Welcome to a new series of throwbacks, where we look back at cars or events that mattered in our collective minds as petrolheads. Previously known as the “rewind” series, we start by paying tribute to one cool cat from Wolfsburg which just met its demise – the Volkswagen Scirocco.
While the Volkswagen Golf is the teacher’s pet, the Scirocco is the popular high school jock that dates the cheerleaders. First introduced in 1974, the Giugiaro-designed coupe was a global success. The second-generation model was introduced in 1981 and stayed on for 11 years.
It took a decade and a half for Wolfsburg giants to introduce a worthy successor to bear the Scirocco nameplate. When the public responded well with the IROC concept at the 2006 Paris Motor Show, Volkswagen saw its potential as a foundation for the new ‘Roc. When the production model was revealed in 2008, the third-generation Scirocco stunned audiences worldwide.
It shared the same formula with its sibling, the Golf both in terms of platform and drive configuration. Three engine options were made available then: a 1.4-litre (twin-charged) TSI petrol engine, 2.0-litre TSI petrol and 2.0-litre TDI. The two petrol variants were brought to Malaysia in 2010 where the 157hp 1.4-litre variant was sold at RM188,888 while the 211 hp 2.0-litre commands a sticker price of RM243,888.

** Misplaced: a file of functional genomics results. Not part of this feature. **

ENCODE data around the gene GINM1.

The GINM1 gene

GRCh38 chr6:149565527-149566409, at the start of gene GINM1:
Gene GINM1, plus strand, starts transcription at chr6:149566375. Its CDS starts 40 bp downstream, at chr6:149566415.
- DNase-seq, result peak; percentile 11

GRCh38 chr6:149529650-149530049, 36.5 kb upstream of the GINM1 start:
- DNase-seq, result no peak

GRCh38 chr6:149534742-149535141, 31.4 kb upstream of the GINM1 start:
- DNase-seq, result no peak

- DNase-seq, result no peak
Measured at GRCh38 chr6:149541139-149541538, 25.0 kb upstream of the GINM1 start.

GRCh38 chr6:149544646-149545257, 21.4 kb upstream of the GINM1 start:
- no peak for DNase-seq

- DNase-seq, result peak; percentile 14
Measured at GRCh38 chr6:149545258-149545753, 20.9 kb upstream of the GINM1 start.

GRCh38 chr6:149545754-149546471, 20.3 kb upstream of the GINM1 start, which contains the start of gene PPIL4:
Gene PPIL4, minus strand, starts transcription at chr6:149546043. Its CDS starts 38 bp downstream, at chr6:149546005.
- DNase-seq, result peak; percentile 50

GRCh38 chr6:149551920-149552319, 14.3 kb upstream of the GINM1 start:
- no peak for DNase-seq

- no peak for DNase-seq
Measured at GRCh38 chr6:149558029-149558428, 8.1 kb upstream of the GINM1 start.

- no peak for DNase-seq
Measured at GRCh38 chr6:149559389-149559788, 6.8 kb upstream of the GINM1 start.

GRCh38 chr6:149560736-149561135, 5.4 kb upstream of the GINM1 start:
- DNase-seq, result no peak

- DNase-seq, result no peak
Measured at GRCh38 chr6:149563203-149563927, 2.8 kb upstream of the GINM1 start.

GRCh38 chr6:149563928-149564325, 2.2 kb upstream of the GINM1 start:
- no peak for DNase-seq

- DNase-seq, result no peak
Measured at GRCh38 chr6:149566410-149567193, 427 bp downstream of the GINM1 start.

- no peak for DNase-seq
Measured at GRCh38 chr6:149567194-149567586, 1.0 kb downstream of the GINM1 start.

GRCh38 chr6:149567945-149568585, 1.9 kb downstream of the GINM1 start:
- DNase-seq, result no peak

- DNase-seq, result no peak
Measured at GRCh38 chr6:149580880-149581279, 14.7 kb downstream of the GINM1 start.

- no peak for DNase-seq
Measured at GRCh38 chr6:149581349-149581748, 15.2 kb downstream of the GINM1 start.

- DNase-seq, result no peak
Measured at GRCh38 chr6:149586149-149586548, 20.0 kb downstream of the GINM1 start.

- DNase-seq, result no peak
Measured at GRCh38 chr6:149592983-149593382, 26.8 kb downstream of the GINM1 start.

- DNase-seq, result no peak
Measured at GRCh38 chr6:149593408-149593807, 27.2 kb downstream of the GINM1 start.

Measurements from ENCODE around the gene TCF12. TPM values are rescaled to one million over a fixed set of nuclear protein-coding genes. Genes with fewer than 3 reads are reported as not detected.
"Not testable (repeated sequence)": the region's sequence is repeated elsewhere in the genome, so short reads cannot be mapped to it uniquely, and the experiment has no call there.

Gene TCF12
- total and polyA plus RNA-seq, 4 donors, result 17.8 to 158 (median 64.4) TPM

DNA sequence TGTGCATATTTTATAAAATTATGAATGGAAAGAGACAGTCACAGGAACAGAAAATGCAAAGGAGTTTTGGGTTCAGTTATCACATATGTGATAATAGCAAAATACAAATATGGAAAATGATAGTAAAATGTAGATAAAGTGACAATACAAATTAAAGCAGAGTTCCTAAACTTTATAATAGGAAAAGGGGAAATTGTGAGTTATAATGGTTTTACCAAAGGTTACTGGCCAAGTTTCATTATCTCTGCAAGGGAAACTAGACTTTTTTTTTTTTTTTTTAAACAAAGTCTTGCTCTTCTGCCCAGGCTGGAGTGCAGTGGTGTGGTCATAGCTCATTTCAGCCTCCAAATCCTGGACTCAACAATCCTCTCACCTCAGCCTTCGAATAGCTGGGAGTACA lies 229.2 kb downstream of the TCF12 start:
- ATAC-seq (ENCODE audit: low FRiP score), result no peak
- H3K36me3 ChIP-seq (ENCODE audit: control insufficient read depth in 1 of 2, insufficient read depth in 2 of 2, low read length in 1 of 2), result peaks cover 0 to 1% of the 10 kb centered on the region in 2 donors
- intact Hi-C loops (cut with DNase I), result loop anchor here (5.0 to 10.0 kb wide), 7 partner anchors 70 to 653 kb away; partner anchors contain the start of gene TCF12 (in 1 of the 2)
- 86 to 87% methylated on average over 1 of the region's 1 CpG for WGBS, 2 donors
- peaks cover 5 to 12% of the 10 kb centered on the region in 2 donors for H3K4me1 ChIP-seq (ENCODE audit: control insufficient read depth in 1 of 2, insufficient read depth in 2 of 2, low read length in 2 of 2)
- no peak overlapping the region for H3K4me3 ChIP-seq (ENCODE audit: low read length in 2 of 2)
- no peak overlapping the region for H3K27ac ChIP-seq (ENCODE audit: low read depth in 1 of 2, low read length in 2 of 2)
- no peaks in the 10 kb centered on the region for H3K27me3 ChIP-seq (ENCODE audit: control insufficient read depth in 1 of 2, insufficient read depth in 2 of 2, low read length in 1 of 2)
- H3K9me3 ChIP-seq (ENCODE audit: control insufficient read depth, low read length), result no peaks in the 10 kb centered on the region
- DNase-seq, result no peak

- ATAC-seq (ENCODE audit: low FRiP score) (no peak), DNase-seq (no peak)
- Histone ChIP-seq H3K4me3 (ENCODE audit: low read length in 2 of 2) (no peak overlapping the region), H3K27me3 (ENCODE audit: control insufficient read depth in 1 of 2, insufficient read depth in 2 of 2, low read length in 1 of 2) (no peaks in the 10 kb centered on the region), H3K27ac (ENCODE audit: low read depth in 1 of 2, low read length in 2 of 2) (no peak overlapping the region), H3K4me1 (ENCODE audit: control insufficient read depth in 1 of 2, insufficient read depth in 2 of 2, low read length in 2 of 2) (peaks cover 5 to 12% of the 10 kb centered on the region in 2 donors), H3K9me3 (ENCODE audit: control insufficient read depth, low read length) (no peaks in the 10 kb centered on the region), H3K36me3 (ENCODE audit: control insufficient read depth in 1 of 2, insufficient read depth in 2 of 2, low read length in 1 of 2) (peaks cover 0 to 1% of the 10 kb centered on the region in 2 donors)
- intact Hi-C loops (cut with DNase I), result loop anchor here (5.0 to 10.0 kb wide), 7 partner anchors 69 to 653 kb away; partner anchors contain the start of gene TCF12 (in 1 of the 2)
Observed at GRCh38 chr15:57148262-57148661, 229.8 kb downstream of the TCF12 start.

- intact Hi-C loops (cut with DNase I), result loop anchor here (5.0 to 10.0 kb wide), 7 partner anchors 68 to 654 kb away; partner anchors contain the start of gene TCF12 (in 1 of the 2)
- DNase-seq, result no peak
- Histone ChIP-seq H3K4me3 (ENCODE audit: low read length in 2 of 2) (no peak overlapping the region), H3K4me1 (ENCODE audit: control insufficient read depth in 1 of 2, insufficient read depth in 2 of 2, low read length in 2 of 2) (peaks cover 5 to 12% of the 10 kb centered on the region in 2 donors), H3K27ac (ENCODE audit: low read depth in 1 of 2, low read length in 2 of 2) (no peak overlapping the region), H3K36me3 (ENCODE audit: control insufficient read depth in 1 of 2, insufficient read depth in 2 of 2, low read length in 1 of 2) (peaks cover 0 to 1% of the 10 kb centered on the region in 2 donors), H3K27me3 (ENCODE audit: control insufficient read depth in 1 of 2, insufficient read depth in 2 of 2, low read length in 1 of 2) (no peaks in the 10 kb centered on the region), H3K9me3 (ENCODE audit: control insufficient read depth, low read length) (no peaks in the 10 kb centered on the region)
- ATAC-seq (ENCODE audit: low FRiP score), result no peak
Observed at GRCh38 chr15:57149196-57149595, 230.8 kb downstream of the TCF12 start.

The latter variant offered Golf GTI performance but with sleeker aesthetics. It was by no means the fastest Scirocco as the cream of that crop rests on the Scirocco R. Output was 276 hp and 350 Nm but was never offered in all-wheel-drive unlike the Golf R. Fast forward to 2017, the Scirocco’s lineage has come to a halt. With dwindling sales figures, further hampered by the dieselgate scandal, VW finally drew the curtains closed on the storm-trooper lookalike (when in white).
How will the Scirocco be remembered? A charming two-door hot hatch with plenty of poke, or an inferior understudy of the Golf? We certainly wouldn’t doubt its potential to be a collector’s item in the years to come. Discontinued models with distinct features and drives brilliantly are among today’s key factors its collective desirability, and the Scirocco undoubtedly ticks all the boxes.
There are plenty of used Sciroccos in the used car market; with the 1.4-litre variants costing as low as RM80K. Buyers should however be wary as the particular model was part of the troubled Volkswagen lineup – plagued mostly with transmission issues so be sure to have some disposable income for service and maintenance. If the purse strings are a little more flexible, you’d be unwise to not get the 2.0-litre variant.